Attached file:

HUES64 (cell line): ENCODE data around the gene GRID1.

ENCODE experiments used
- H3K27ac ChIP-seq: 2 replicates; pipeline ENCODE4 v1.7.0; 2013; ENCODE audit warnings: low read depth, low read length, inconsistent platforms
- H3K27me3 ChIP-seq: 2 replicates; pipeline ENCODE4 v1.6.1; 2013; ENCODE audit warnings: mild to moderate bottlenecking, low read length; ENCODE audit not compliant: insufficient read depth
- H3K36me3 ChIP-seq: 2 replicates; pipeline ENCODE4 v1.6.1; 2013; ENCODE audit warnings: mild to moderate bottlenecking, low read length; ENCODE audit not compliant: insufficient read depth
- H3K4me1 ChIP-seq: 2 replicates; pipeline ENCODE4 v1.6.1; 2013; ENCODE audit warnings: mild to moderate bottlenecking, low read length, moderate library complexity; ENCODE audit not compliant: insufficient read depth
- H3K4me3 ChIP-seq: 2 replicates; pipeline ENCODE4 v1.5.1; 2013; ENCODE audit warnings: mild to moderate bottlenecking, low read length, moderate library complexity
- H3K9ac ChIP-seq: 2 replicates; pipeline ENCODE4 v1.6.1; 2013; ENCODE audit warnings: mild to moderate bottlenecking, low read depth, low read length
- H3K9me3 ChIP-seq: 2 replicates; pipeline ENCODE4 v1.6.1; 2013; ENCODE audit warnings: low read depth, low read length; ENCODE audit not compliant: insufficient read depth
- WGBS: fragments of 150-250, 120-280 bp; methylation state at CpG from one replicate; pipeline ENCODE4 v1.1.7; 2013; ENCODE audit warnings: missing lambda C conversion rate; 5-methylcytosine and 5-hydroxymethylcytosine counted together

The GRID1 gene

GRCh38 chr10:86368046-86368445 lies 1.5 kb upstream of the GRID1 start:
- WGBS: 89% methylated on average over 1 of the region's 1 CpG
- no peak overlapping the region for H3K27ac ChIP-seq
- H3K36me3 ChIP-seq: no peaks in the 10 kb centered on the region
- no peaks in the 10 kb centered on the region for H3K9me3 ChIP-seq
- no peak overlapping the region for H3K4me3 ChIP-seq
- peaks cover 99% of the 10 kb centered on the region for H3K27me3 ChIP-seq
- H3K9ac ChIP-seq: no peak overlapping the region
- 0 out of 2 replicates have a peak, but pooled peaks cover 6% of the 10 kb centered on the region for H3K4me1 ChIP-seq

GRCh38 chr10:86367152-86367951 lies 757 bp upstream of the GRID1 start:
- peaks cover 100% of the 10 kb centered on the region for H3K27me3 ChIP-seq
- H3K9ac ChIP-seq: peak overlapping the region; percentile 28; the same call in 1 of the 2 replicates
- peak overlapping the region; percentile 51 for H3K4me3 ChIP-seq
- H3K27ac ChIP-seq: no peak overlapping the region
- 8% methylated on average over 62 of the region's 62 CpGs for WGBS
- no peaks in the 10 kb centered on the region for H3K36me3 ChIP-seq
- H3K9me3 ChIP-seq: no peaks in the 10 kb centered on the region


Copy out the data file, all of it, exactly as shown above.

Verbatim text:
HUES64 (cell line): ENCODE data around the gene GRID1.

ENCODE experiments used
- H3K27ac ChIP-seq: 2 replicates; pipeline ENCODE4 v1.7.0; 2013; ENCODE audit warnings: low read depth, low read length, inconsistent platforms
- H3K27me3 ChIP-seq: 2 replicates; pipeline ENCODE4 v1.6.1; 2013; ENCODE audit warnings: mild to moderate bottlenecking, low read length; ENCODE audit not compliant: insufficient read depth
- H3K36me3 ChIP-seq: 2 replicates; pipeline ENCODE4 v1.6.1; 2013; ENCODE audit warnings: mild to moderate bottlenecking, low read length; ENCODE audit not compliant: insufficient read depth
- H3K4me1 ChIP-seq: 2 replicates; pipeline ENCODE4 v1.6.1; 2013; ENCODE audit warnings: mild to moderate bottlenecking, low read length, moderate library complexity; ENCODE audit not compliant: insufficient read depth
- H3K4me3 ChIP-seq: 2 replicates; pipeline ENCODE4 v1.5.1; 2013; ENCODE audit warnings: mild to moderate bottlenecking, low read length, moderate library complexity
- H3K9ac ChIP-seq: 2 replicates; pipeline ENCODE4 v1.6.1; 2013; ENCODE audit warnings: mild to moderate bottlenecking, low read depth, low read length
- H3K9me3 ChIP-seq: 2 replicates; pipeline ENCODE4 v1.6.1; 2013; ENCODE audit warnings: low read depth, low read length; ENCODE audit not compliant: insufficient read depth
- WGBS: fragments of 150-250, 120-280 bp; methylation state at CpG from one replicate; pipeline ENCODE4 v1.1.7; 2013; ENCODE audit warnings: missing lambda C conversion rate; 5-methylcytosine and 5-hydroxymethylcytosine counted together

The GRID1 gene

GRCh38 chr10:86368046-86368445 lies 1.5 kb upstream of the GRID1 start:
- WGBS: 89% methylated on average over 1 of the region's 1 CpG
- no peak overlapping the region for H3K27ac ChIP-seq
- H3K36me3 ChIP-seq: no peaks in the 10 kb centered on the region
- no peaks in the 10 kb centered on the region for H3K9me3 ChIP-seq
- no peak overlapping the region for H3K4me3 ChIP-seq
- peaks cover 99% of the 10 kb centered on the region for H3K27me3 ChIP-seq
- H3K9ac ChIP-seq: no peak overlapping the region
- 0 out of 2 replicates have a peak, but pooled peaks cover 6% of the 10 kb centered on the region for H3K4me1 ChIP-seq

GRCh38 chr10:86367152-86367951 lies 757 bp upstream of the GRID1 start:
- peaks cover 100% of the 10 kb centered on the region for H3K27me3 ChIP-seq
- H3K9ac ChIP-seq: peak overlapping the region; percentile 28; the same call in 1 of the 2 replicates
- peak overlapping the region; percentile 51 for H3K4me3 ChIP-seq
- H3K27ac ChIP-seq: no peak overlapping the region
- 8% methylated on average over 62 of the region's 62 CpGs for WGBS
- no peaks in the 10 kb centered on the region for H3K36me3 ChIP-seq
- H3K9me3 ChIP-seq: no peaks in the 10 kb centered on the region